Geckos48 Thu 31-Oct-13 13:48:49

Thank you Colin

I am pleased someone is daring to come out and say it in the press. It makes a pleasant change from all the 'heroes' stuff that gets bandied about meaninglessly.

However, whether people agree with me or not (I know it is a contentious issue) surely people can agree that those who fought in the first and second world war, with conscription, not through choice, deserve a day of remembrance of their own?

I wear a poppy because I think it is important to remember the horror of war and what it does to people. Any war and any people.

I wear a poppy as much in remembrance of the German dead of WW2 as the British dead. As much in remembrance of the dead Iraqi civilians as the BNP voting squaddie (to stereotype wildly).

Geckos48 Thu 31-Oct-13 13:49:50

There are still widows and family of WW1 veterans.

They fought and lost as much.

Geckos48 Thu 31-Oct-13 13:50:45

Does it not bother you, think that the money you donate with your poppy goes only on British soldiers? would it not be better to donate to action aid?

ColinFirthsGirth Thu 31-Oct-13 13:52:40

I believe there is a big difference between those conscripted and those that choose to join the armed forces.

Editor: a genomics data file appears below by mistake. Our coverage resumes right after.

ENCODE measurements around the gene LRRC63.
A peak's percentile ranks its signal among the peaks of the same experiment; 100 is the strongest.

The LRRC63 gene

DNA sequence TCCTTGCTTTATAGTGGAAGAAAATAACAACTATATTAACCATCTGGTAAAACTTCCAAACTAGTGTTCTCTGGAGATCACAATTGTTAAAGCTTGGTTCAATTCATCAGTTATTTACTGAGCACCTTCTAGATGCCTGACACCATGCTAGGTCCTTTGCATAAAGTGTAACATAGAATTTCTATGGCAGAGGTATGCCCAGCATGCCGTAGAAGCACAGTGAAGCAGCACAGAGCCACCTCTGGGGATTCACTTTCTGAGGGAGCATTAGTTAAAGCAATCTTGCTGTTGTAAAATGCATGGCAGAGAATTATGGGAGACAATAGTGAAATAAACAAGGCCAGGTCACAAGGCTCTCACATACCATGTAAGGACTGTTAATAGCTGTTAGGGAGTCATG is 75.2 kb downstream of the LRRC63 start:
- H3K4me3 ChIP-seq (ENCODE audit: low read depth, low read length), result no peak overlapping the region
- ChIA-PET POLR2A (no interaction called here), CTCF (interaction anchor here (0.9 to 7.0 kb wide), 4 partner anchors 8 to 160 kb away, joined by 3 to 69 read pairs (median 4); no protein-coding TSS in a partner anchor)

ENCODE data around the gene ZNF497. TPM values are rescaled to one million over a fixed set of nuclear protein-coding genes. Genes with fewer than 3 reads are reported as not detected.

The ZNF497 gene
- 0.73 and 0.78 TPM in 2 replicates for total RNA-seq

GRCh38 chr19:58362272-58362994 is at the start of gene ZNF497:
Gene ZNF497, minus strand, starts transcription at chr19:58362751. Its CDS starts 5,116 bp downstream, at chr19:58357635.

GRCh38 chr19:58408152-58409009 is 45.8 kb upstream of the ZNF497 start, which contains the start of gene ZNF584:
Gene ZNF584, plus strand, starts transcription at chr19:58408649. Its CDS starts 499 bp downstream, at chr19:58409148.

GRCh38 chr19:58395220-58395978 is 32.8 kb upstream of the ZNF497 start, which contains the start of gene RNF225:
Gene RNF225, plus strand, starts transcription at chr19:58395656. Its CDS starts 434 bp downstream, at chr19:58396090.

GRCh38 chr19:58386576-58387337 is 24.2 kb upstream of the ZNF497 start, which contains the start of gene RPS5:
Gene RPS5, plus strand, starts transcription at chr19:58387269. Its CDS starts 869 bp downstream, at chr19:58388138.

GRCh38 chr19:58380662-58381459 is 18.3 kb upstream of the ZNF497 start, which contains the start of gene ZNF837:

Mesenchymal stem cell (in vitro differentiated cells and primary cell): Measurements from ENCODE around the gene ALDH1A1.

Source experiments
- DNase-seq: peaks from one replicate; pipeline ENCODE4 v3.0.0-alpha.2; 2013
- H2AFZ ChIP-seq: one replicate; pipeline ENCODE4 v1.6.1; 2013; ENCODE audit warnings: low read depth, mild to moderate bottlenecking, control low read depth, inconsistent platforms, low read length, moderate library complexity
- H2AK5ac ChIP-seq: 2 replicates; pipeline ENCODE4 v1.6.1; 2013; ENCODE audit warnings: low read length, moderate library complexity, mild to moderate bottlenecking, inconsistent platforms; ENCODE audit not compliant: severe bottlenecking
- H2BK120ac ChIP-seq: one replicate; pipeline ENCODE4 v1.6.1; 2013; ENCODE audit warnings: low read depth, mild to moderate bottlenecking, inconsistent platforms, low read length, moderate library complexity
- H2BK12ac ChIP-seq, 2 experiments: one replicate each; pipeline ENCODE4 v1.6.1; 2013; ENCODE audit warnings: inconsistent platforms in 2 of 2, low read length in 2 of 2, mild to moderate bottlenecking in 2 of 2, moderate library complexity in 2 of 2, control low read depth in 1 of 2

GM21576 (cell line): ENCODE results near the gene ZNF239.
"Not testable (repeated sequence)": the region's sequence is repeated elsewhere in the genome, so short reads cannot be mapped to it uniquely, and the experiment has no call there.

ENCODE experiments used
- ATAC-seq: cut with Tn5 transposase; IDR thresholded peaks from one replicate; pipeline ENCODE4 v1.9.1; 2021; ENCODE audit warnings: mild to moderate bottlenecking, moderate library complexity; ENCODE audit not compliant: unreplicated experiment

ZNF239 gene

I do donate to action aid. It's a bit by the by to me that there is a charity attached - for me it is a non religious act of remembrance more than it is a charity

AuntieStella Thu 31-Oct-13 13:53:27

Actually, the Legion supports veterans of all nationalities as long as they are resident in UK.

Geckos48 Thu 31-Oct-13 13:55:03

Not sure that makes me anymore willing to support them Auntie

Colin I absolutely agree, I also think there is a big difference in fighting a war when your country is being attacked and just going around in big tanks blowing people up because you fancy it (basically)

LtAllHallowsEve Thu 31-Oct-13 13:56:13

Dubious wars to YOU. Not to those of us that were actually there. You weren't, you don't know or understand.

The RBL donates to and helps soldiers, and families of soldiers and always will.

I wear my poppy with pride, and always will - one day I might need their help, or my DH might, or my DD might. I believe in and am proud of our Military.

ColinFirthsGirth Thu 31-Oct-13 13:56:21

I wear a white poppy - the money from that helps to promote peaceful alternatives to war.

Geckos48 Thu 31-Oct-13 13:57:43

Ohhh Colin I LOVE that idea!

FannyFifer Thu 31-Oct-13 13:58:22

I have felt increasingly uncomfortable in recent years.
That article makes a lot of sense to me.

FannyFifer Thu 31-Oct-13 13:59:51

LtAllHallowsEve, of course the recent conflicts have been dubious, how can you say otherwise?

AuntieStella Thu 31-Oct-13 14:00:59

I think you might like to check the antecedents of the White Poppy a little more carefully. It's not a 'promote peace by other means' organisation, it's a "abolish the British Armed Forces" organisation. Which is fine as a viewpoint, but tasteless around Remembrance Day.

(The BBC article so oft cited about it ignores the founding principles and instead starts several years after its inception).